Komal Baldwa's start-up fights the intimate enemy
Deccan Chronicle| Ashley Tellis
Her start-up Ble promotes non-toxic condoms and she hopes to diversify into many other products
Ble is built largely from her own savings and bootstrapped, as she likes to call it, it is still is all about helping women avoid all kinds of chemicals entering their bodies
When you meet Komal Baldwa, she strikes you as too unassuming and unlikely a candidate for a woman on a mission and an unconventional and difficult mission at that but that is exactly what she is.
Her start-up Bleü promotes non-toxic condoms and she hopes to diversify into many other products. "I am menstruating right now and if I was in the UK or Europe, I could buy a natural roll-on balm off the counter to help with the pain but here I, and women in general, have nothing."
She has begun, however, with condoms. Male condoms are full of harmful chemicals. Benzocaine, for example, is a standard chemical in ‘long lasting’ condoms. It causes burning and itching for the woman (or man) in whom it is inserted. It numbs the body part with which gets in to contact , as Benzocaine is a better name for local anaesthesia chemicals. Or nitrosamines, a byproduct of regularly processed latex, which is cancerous."
No one ever tells you these things is Komal’s point and she came to them through her own painful experiences which she now realises were caused by condom use.
"Most condom companies only advertise the product as causing long-lasting pleasure for the man, she says with a remarkable lack of rancour. "but in numbing the privates and helping men last forever "they forget about women and what these condoms are doing to their bodies."
Colours and flavours are the other selling point for condoms. Once again, parabens, a chemical, is involved and it mimics estrogen once absorbed in the body and causes hormonal imbalances and reactions in the body." Not only is this harmful to women, it is also harmful to the men using them (not to mention gay men and hijras, though women are Komal’s primary concern.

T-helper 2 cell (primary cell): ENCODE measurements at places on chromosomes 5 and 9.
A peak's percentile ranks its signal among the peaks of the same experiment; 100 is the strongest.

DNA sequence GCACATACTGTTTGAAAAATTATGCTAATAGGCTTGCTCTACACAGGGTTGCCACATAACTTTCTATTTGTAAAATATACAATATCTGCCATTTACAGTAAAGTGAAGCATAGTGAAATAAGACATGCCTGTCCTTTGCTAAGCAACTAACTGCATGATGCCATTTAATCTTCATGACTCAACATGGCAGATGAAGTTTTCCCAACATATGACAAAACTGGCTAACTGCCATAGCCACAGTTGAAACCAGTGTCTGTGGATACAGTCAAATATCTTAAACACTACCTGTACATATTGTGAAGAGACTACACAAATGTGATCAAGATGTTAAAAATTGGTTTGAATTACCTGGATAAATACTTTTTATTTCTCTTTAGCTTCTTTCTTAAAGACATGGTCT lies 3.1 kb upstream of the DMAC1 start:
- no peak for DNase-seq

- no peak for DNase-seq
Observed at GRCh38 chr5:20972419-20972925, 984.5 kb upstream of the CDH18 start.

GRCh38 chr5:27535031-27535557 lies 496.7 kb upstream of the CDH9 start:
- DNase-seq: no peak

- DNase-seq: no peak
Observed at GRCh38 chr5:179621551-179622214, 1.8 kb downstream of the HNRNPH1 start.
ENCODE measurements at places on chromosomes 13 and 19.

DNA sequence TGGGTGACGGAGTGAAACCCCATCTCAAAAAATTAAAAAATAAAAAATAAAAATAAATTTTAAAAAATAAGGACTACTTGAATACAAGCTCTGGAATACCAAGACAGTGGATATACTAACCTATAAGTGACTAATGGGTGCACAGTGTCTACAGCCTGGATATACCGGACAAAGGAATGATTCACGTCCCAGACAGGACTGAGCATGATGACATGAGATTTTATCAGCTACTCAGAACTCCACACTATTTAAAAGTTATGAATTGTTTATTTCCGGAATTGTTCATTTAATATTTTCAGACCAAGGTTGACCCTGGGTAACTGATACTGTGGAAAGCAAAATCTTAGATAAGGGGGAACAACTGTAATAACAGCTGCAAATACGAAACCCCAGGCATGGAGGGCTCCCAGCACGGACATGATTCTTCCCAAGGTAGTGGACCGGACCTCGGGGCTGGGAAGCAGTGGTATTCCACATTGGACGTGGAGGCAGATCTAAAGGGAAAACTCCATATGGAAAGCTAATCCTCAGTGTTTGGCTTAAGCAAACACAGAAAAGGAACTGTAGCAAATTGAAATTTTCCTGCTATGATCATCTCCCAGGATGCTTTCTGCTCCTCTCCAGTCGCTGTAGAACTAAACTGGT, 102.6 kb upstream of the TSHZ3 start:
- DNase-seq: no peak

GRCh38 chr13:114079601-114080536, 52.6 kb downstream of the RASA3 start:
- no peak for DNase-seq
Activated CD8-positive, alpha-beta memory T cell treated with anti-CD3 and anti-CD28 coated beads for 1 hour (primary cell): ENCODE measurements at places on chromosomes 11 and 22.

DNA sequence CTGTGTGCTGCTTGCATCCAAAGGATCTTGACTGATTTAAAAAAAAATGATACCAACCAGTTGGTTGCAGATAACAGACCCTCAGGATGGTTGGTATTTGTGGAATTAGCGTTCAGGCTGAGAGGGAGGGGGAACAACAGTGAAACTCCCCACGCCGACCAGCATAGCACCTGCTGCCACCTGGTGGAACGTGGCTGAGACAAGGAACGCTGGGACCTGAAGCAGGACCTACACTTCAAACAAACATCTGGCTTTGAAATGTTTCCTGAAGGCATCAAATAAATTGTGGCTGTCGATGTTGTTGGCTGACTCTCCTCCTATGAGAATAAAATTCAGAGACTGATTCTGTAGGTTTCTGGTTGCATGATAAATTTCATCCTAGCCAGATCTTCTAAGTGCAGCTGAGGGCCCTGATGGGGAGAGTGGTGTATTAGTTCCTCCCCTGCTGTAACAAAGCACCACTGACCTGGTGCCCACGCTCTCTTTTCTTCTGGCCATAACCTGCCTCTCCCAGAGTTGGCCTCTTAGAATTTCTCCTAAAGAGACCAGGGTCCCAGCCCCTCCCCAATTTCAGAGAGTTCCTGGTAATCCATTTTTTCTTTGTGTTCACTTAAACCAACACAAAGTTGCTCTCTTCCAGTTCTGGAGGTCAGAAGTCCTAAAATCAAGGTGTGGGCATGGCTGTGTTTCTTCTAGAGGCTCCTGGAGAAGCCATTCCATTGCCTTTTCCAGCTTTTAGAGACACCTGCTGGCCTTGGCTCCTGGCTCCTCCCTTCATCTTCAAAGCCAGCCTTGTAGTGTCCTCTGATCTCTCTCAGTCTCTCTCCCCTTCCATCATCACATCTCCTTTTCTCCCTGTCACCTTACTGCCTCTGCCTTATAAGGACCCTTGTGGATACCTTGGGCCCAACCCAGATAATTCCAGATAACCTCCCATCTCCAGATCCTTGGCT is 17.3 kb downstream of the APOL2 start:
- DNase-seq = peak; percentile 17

If her journey to this point, which has ranged from terrible pain and discomfort in the early years of her marriage using condoms, through judgemental and sexist gynaecologists telling her she was a bad woman to be using condoms after marriage and not wanting children (and asking her mother what sort of daughter she had produced!) to having sicko Indian men (pardon the tautology) send her sleazy messages, has taught her one thing, it is that women are at the receiving end from all angles and it is time they took it in their own hands (in a manner of speaking) to change things.
Bleü is built largely from her own savings and "bootstrapped," as she likes to call it, it is still is all about helping women avoid all kinds of chemicals entering their bodies whether through an anti-pregnancy pill or a chemical condom.
While she first found these condoms abroad and got them imported for herself, today, two years of research later and working with condomologists, she reverse-engineered it and now produces the super-sleek, chemical free condoms here for a pittance compared to what one pays online to import them.
"I am still working on the technology to get the best possible product and build a range of other products, from non-chemical lubricants (even the water-based ones are harmful) to roll-ons for menstrual pain that will make life easier for women."
Alert to the many problems women face, from the mortification at having to buy a condom given the moral policing (she posts the condoms wrapped in anonymous packaging and the word condom does not show on the bill either) to being clueless about the pain and the itching and the discomfort, Komal wants to put an end "to women having to suffer in silence and having no one to talk to." Amen to that.
Tellis is an academic, a journalist, an editor and a writer on LGBT and other minority issues